Chi-Raq Is Spike Lee’s Overstuffed Joint
Friends, Chicagoans, Americans
Lend me your eyes
I love Spike Lee.
My introduction to his vision was his first full length film, SHE’S GOTTA HAVE IT, in a movie theater on the University Of Alabama campus. Looking back, I can only laugh at the thought that my first “40 Acres” moment happened on a college campus where, a little over two decades before, I wouldn’t even been able to step foot on.
Long story short, I’ve been down for whatever Spike’s put up on the screen, ever since. Haven’t liked everything that Spike’s done but for the most part, I have. He’s just like family and just like some family, you’ve come to expect the unexpected and you’ve learned to roll with it, baby. So I’m cool with Spike, just as long as we don’t talk about SHE HATE ME, we’re good…pass the mashed potato and gravy.
So, needless to say, I was skeptical (but hopeful) about Cousin Spike’s latest film, Chi-Raq, his biggest, most attention grabbing work in years.
Based on Aristophanes
and using the contemporary moral decay of an inner city (Chicago, full disclosure, my hometown and part of my skepticism) as the backdrop. In Lysistrata, the title character leads the women of Greece in withholding sex from their men in an attempt to stop them from fighting/killing one another and negotiate peace. In Chi-Raq, Spike makes it clear what’s at stake.
When the movie was announced, every one from the mayor (no comment), the Chamber Of Commerce, the local rappers (some of whom were the first to give it the nickname) weren’t all that pleased with some New Yorker coming in and making a movie about their city and comparing it to a bombed out and depleted Middle Eastern country.
Do you think that Spike gave a damn.
The Englewood neighborhood of Chicago is embroiled in a gang war between the Spartans and Trojans that some feel is reminiscent of the war-torn country of Iraq, hence the nickname/title of the movie. The warring gangs are hell bent on taking one another out and claiming the area for themselves with the law abiding residents of the neighborhood, tragically, caught in the middle. Lysistrata (a phenomenal Teyonah Parris
is the girl-friend of rapper Chi-Raq (Nick Cannon
, far, far away from the clean world of America’s Got Talent and Wild’n Out, literally)
who just happens to be pulling double duty as one of the gang leaders (God bless a multi-tasker). Lysistrata has had enough of the fighting and killing and she has a plan that’s so crazy that IT.JUST.MIGHT.WORK!
The ancient play that this movie is based on is called a Greek Comedy
and Spike embraces the comedy (and misogyny/sexism) with gusto. This is his funniest (and misogynist/sexist) movie, yet.
Um, hold up, Spike has something to say
“Some people are going to twist it and think that this is a comedy. Chi-Raq is not a comedy. Chi-Raq is a satire. And there’s a difference between satire and comedy.”–Spike Lee
I stand corrected but I was right about the misogyny and sexism (wait, actually I wasn’t because this is “satire”! You’re not supposed to take that seriously…but you are supposed to take his main message, seriously. Now I’m confused)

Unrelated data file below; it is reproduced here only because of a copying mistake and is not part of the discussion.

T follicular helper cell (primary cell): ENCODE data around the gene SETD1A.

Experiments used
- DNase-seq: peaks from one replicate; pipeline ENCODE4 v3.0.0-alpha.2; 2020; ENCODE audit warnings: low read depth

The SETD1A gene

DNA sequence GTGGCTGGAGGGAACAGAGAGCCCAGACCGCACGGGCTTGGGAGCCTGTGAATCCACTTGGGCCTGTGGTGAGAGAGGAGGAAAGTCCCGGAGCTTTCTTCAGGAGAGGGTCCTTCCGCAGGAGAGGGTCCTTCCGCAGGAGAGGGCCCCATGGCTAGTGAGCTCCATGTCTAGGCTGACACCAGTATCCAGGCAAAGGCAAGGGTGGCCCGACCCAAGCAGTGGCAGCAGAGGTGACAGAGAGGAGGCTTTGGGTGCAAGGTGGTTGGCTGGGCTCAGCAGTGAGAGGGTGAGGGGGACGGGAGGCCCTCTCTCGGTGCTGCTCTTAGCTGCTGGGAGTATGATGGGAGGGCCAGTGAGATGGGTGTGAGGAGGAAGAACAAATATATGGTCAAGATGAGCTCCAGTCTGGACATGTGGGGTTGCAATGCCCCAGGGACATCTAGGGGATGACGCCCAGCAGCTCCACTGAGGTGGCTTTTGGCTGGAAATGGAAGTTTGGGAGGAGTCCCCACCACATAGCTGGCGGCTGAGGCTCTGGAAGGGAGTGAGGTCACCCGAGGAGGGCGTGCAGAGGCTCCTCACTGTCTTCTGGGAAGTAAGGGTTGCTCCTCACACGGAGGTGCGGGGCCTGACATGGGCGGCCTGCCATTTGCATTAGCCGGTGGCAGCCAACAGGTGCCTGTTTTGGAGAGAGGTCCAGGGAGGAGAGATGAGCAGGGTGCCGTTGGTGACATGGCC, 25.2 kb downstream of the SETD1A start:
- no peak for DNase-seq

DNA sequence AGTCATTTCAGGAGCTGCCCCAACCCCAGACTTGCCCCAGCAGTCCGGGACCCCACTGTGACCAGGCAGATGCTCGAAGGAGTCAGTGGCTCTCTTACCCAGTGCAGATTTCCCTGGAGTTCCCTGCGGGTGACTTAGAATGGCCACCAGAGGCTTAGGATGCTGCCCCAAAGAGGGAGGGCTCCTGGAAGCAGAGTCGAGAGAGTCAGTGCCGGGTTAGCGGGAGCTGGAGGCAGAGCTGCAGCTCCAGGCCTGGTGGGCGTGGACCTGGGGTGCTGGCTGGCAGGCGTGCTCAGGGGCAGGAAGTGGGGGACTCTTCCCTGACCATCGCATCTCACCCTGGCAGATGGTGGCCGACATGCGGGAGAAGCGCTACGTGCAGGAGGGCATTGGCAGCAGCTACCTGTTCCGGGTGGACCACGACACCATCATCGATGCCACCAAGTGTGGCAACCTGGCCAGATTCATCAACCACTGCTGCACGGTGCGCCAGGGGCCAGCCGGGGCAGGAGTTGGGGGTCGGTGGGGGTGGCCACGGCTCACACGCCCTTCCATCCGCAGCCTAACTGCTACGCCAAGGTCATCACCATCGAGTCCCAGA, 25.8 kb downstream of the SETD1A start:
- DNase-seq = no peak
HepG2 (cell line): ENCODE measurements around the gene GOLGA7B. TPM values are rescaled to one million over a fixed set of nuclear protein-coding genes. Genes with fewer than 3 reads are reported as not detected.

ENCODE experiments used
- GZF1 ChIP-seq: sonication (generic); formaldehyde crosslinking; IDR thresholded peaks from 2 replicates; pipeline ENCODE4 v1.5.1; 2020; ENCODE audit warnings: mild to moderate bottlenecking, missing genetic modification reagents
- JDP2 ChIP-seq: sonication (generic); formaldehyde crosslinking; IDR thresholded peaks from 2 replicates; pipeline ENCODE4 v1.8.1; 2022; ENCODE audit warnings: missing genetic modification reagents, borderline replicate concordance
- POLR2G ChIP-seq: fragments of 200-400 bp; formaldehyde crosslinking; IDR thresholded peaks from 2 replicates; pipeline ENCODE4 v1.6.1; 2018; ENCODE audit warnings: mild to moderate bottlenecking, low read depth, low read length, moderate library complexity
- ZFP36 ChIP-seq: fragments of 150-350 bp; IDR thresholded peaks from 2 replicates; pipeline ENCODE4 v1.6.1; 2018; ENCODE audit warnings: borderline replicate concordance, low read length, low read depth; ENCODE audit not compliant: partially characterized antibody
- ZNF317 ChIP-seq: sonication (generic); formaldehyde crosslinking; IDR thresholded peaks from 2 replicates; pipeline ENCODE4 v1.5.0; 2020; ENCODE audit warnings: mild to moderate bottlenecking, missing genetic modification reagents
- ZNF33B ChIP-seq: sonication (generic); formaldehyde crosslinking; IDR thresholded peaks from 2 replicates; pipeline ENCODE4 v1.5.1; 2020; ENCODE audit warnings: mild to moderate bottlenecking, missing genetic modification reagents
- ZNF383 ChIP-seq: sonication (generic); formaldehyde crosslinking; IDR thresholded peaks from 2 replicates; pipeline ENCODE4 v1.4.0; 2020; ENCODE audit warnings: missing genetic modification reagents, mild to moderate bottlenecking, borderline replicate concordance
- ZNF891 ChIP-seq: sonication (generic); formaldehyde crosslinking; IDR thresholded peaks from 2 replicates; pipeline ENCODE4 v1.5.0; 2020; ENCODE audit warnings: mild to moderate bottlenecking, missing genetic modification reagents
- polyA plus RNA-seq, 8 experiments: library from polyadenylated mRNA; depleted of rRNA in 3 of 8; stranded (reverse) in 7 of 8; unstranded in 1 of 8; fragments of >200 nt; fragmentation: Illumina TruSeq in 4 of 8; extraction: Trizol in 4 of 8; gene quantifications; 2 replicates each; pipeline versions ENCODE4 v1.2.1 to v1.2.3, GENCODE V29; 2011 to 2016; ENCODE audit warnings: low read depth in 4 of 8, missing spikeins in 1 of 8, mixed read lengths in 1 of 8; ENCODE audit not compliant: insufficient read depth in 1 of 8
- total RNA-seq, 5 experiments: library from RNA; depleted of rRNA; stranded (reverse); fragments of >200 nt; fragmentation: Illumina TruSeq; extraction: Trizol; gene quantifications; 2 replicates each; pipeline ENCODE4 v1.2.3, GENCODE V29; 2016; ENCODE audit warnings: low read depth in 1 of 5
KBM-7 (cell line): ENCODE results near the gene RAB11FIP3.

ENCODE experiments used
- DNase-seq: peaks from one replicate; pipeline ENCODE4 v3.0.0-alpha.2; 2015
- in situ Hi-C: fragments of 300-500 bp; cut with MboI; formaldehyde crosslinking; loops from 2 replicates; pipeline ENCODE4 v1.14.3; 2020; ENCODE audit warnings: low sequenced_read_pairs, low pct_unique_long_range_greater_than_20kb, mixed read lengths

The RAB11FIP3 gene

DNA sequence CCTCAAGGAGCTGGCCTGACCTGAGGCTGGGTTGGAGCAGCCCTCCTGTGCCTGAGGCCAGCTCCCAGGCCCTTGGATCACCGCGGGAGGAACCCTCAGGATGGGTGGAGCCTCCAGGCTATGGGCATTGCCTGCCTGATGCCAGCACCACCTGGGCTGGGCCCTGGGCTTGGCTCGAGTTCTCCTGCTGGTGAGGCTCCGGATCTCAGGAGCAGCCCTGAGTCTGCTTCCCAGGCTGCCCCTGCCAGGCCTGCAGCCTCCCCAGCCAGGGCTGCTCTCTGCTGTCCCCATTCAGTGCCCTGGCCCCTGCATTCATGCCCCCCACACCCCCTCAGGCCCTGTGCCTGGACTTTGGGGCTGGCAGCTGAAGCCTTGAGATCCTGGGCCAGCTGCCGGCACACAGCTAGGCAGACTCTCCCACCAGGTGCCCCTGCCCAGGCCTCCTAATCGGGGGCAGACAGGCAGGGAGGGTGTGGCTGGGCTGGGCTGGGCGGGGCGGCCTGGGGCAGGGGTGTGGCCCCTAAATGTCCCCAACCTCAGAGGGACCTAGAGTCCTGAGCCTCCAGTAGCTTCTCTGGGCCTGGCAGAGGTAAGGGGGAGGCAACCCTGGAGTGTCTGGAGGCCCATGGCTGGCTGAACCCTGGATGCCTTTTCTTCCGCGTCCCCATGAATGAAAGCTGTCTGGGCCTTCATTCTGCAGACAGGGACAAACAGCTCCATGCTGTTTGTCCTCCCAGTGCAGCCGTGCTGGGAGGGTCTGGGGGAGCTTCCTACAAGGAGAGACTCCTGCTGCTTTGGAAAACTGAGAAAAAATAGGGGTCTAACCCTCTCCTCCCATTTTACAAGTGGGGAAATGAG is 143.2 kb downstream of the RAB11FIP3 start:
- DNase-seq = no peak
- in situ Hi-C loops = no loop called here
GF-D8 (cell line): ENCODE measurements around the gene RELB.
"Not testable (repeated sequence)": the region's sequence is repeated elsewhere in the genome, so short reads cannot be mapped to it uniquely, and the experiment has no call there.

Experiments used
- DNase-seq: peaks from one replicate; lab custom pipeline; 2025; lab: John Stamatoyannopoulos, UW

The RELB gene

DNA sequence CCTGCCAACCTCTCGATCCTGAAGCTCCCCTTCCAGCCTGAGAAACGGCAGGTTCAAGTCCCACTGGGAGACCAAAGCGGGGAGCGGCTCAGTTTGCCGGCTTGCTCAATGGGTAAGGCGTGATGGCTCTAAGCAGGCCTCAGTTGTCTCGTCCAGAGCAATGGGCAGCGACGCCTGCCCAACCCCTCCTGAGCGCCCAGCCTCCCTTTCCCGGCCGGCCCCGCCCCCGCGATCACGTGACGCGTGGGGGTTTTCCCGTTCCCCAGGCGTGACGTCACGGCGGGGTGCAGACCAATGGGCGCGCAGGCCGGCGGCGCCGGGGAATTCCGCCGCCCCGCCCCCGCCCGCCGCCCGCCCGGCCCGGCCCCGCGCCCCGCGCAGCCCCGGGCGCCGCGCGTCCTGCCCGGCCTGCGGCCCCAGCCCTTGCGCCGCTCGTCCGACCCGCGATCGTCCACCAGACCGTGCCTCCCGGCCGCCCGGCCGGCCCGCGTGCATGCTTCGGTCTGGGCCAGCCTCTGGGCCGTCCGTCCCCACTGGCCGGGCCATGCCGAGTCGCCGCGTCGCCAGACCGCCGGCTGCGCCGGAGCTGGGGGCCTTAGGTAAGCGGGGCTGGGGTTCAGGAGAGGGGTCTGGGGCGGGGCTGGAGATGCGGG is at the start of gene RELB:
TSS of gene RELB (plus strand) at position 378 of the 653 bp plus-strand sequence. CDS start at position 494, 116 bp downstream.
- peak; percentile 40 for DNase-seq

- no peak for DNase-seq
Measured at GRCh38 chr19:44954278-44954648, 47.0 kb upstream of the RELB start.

Spike co-wrote Chi-Raq with Kevin Willmott (who created the 2004 satire C.S.A.: THE CONFEDERATE STATES OF AMERICA) and they chose to write it in part rhymed/unrhymed verse (not like rap, more like poetry) that brings to mind 1996’s Romeo + Juliet
But, unlike Romeo + Juliet and Willmott’s Confederacy satire, both that are more based on fictional literature and alternate reality historical events, Chi-Raq’s “satire” is laced with “ripped from the headlines” situations and stats (that Spike unapologetically peppers throughout) that, for some critics of the film, hit too close to home, literally. Like that critics have ever slowed his roll.
When he’s on, there are few in behind the movie camera that can touch Spike’s flair for pushing buttons. So his fanbase need not worry. All his gimmicks, the musical score playing in the background of nearly scene, the obligatory dolly shot
are all in the mix. For every rip-roaring, Fourth Wall breaking speech given by Dolmedes (Samuel L. Jackson
in Mister Senor Love Daddy
in Iambic Pentameter
mode), Good And Bad Hair
type musical number or Jiggaboos vs. Wannabe’s type
squabble, all well and good. But, just when you’re settled on that aspect, there are moments when you’re taken out of “satire” into tear jerking realism. In particular, John Cusack
‘s Father Mike, a Michael Pfleger
archetype, who delivers one of the best on-screen sermons in recent memory
Yeah , it’s been a while since we’ve seen “Classic Spike” have such a big spotlight on him and he knows it. He’s got a lot to catch up on and he tried to tell you as much as he could all in one movie. It seems like he wanted to make an satire, musical and urban gang drama mash-up. Well, he succeeded and the final result is that Chi-Raq is all over the place, dizzying at times. There are three movies in Chi-Raq, one of them, with Hudson and Cusack at the forefront, is stellar; the mash-up of Spike’s Greatest Hits part is okay and the actual satire, if you separate it from the rest?
Bottom line, Chi-Raq is emotional, funny, aggravating, annoying, more complex at times than it needs to be, powerful and overwhelming, in short, it’s typical Spike Lee. Chi-Raq could have been called Spike’s Big Comeback (You Mad?) and it would have been more on point.
3 (out of 5) Stars
Chi-Raq The Movie is currently in limited release in theaters and set to premiere on Amazon
later this month.